With millions of hotel rooms left unoccupied due to stay-at-home orders and travel restrictions due to COVID-19, hotels are finding creative ways of giving back during the pandemic.

This week, Marriott launched a $10 million program called “Rooms for Responders,” in partnership with American Express and JP Morgan Chase, announced in a press release. The program will provide free rooms to healthcare professionals in parts of the country most affected by COVID-19, including New York City, New Orleans, Chicago, Detroit, Los Angeles, Las Vegas and Washington, D.C.

Marriott is working with the American College of Emergency Physicians and the Emergency Nurses Association to match doctors and nurses with free accommodations near the hospitals where they work.

 Other Marriott hotel owners and franchisee partners are working on an initiative they call the “Community Caregiver Program,” which offers rooms significantly discounted rates to first responders and healthcare professionals at hotels nearby their hospitals. The offer is valid at more than 2,500 Marriott hotels throughout the U.S., Canada, the Caribbean, and Latin America.

 

Marriot Bonvoy members can also donate their loyalty points to organizations assisting in coronavirus relief efforts, like Unicef, World Central Kitchen, or the International Federation of the Red Cross and Red Crescent Societies.

Hilton is also organizing a similar program. In partnership with American Express, the hotel chain will donate up to one million hotel rooms to frontline medical professionals, including doctors, nurses, EMTs and paramedics. The rooms will be available starting next week at a variety of Hilton brands through May 31.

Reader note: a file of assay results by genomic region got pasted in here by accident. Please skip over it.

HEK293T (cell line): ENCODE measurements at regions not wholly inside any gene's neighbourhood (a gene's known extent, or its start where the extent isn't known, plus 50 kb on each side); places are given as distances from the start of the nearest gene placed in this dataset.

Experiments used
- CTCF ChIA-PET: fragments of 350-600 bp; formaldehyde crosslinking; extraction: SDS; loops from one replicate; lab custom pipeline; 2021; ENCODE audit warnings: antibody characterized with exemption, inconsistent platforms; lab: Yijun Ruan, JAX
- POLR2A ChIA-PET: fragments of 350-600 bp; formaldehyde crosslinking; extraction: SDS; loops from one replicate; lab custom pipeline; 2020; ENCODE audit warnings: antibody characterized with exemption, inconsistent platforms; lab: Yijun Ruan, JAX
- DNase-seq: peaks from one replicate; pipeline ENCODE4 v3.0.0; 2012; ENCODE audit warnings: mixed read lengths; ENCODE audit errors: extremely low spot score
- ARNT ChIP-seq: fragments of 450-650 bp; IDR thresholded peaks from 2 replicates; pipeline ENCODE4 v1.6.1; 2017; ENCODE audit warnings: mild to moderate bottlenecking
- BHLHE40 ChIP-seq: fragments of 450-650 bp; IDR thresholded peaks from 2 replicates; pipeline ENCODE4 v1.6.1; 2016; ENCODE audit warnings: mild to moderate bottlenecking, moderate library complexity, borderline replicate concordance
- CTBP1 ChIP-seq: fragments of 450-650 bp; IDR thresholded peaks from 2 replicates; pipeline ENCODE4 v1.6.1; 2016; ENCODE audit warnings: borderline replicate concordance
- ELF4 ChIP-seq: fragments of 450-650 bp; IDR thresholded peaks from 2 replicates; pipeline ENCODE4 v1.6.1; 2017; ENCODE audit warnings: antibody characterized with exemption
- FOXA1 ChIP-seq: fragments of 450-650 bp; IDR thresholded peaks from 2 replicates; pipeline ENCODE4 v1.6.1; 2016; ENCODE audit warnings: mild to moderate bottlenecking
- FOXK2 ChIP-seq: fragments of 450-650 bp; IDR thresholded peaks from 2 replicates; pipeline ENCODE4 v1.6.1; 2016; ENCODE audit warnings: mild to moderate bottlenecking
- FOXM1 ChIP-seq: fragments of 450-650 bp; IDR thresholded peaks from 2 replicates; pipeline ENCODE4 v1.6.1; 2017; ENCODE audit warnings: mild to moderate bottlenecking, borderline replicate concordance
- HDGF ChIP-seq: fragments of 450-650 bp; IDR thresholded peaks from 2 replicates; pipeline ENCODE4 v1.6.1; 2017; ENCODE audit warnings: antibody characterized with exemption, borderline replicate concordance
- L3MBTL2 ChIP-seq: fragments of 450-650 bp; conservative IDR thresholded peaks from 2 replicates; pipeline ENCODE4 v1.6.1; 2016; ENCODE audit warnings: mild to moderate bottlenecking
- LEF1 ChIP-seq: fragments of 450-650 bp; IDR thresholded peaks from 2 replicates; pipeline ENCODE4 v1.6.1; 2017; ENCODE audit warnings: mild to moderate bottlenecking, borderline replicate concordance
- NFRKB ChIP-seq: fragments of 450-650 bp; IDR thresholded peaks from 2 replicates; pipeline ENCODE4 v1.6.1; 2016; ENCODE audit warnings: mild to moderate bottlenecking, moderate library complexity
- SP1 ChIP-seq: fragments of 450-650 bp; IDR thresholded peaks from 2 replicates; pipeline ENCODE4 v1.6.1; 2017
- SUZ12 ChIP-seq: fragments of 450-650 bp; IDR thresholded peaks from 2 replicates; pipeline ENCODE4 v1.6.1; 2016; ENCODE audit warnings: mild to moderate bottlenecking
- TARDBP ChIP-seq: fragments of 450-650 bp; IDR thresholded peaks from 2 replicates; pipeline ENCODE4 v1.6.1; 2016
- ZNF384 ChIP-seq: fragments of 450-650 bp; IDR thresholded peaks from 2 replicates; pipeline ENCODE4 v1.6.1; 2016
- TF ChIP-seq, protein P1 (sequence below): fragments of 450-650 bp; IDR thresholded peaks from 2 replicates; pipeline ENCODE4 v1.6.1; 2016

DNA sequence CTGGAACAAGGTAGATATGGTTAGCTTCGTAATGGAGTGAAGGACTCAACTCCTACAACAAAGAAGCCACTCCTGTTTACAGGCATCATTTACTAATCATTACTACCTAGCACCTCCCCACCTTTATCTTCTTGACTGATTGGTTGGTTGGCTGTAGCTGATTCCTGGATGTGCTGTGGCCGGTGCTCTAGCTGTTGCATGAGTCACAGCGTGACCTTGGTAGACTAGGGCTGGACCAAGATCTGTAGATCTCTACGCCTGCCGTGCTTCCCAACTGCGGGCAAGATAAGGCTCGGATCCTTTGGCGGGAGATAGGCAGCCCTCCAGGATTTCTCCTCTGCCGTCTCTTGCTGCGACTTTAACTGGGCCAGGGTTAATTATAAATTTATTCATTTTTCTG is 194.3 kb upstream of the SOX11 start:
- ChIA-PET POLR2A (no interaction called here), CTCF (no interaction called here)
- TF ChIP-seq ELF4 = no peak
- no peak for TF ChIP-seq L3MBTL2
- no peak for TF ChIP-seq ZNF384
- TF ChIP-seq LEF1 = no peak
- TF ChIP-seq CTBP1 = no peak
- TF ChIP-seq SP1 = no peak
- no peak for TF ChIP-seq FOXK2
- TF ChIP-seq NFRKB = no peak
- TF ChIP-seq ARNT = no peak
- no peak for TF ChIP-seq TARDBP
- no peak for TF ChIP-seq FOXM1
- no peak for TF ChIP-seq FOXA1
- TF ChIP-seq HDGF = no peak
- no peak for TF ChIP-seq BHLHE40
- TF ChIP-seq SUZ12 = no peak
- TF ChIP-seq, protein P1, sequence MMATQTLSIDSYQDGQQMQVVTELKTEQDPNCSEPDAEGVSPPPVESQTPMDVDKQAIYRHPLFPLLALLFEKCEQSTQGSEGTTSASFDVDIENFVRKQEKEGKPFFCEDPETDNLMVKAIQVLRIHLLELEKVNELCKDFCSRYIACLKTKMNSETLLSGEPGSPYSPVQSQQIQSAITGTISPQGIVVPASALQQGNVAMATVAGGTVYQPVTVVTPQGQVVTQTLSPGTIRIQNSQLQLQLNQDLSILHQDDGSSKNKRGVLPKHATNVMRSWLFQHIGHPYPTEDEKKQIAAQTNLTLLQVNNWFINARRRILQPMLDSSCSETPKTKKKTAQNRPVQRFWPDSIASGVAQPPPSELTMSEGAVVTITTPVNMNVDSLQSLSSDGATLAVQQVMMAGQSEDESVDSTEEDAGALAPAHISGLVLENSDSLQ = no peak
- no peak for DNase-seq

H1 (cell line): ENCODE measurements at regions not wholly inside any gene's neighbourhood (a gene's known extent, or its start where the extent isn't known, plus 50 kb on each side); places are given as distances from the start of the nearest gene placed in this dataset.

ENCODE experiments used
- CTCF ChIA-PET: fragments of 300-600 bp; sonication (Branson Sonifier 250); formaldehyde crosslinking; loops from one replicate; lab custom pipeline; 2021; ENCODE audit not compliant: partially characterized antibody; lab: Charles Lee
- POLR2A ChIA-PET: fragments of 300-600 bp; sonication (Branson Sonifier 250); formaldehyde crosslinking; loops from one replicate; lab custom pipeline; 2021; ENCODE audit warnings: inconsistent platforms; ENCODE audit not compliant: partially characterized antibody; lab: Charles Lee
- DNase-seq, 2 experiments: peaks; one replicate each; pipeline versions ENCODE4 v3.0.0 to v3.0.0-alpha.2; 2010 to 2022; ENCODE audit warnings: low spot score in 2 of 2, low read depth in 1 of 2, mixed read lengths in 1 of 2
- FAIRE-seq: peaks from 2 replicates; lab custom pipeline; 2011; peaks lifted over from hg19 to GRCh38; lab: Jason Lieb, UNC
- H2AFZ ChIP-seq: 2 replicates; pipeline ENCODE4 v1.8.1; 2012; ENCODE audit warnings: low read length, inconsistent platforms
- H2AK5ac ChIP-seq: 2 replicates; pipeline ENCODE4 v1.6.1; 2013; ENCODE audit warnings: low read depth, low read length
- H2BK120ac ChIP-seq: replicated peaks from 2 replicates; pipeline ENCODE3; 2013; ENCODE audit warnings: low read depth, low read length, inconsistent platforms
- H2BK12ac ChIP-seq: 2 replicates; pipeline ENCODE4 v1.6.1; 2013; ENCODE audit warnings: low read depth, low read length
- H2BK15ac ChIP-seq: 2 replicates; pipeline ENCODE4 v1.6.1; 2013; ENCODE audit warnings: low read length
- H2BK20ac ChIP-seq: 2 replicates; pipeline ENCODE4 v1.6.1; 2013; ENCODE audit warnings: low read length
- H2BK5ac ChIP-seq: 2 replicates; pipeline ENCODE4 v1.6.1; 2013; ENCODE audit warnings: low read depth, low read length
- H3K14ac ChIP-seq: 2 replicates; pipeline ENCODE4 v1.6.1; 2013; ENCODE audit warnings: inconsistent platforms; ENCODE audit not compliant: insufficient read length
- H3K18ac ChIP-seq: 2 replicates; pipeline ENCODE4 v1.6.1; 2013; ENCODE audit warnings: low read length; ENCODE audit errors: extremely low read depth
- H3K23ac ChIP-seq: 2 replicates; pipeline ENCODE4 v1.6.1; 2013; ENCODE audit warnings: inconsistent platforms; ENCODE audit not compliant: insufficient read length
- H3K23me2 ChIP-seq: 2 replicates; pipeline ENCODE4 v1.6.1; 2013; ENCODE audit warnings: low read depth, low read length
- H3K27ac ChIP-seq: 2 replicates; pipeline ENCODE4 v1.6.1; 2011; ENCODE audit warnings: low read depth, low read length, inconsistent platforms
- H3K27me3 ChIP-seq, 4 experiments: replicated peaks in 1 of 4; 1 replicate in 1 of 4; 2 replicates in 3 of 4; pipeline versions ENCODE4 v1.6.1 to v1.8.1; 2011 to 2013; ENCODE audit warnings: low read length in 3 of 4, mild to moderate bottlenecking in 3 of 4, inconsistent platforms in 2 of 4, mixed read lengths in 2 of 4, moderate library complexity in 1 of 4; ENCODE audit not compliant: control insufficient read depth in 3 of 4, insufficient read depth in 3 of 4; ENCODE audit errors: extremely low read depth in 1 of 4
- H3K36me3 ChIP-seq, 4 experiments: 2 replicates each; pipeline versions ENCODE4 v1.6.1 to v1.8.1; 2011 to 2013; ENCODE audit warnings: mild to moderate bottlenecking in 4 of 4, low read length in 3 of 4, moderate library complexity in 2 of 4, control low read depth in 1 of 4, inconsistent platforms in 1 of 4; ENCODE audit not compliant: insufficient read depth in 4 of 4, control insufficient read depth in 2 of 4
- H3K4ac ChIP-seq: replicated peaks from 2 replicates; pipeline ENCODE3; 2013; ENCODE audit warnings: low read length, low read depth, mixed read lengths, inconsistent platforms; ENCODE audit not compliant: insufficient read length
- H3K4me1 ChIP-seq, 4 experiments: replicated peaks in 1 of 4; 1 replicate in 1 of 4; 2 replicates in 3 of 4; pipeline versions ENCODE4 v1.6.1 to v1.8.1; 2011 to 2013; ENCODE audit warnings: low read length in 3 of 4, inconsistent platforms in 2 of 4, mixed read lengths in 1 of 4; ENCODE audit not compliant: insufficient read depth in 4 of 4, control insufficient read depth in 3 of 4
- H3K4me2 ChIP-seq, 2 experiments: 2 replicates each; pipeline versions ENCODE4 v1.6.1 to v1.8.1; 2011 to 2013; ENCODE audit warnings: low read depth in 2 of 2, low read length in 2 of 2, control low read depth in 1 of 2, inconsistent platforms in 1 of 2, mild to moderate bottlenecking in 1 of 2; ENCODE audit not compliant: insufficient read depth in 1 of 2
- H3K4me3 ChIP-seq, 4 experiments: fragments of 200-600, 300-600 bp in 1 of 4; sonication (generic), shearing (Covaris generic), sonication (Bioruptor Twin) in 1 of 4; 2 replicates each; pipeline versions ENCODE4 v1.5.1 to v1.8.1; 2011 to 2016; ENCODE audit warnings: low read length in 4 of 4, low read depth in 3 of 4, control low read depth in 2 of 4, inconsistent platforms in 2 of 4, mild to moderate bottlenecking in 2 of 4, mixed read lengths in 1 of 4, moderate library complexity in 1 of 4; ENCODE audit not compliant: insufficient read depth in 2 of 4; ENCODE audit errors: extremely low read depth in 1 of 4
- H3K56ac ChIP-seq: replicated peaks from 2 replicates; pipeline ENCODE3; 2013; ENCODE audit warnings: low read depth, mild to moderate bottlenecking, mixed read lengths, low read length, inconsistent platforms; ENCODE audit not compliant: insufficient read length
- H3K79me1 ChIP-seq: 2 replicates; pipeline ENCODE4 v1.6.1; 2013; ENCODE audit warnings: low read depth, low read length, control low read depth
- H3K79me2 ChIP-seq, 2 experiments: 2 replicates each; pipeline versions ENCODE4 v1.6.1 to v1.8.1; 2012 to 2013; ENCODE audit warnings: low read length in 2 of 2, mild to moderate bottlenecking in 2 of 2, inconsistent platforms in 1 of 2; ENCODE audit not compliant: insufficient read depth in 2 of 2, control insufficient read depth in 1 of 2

William Jaquis, MD, FACEP, president of the American College of Emergency Physicians, said the room donation will be welcome relief for the thousands of medical staff enduring long hours under challenging circumstances.

“Knowing that there is a safe, clean and comfortable hotel room waiting for you at the end of a long shift can make all the difference in the world right now,” William Jaquis, MD, FACEP, president of the American College of Emergency Physicians, said in a statement. “The kind of compassion and caring that Hilton and American Express are offering has never been more welcome.”

Employees at hotels that remain open for medical professionals will undergo health and safety training. They will also clean and disinfect rooms and common areas with industrial-grade cleaners.

Even smaller hotels are launching similar programs. In Baltimore, the Hotel Revival has discounted rooms for medical professionals and free rooms for military and first responders. The hotel has also offered free restaurant space to struggling small businesses.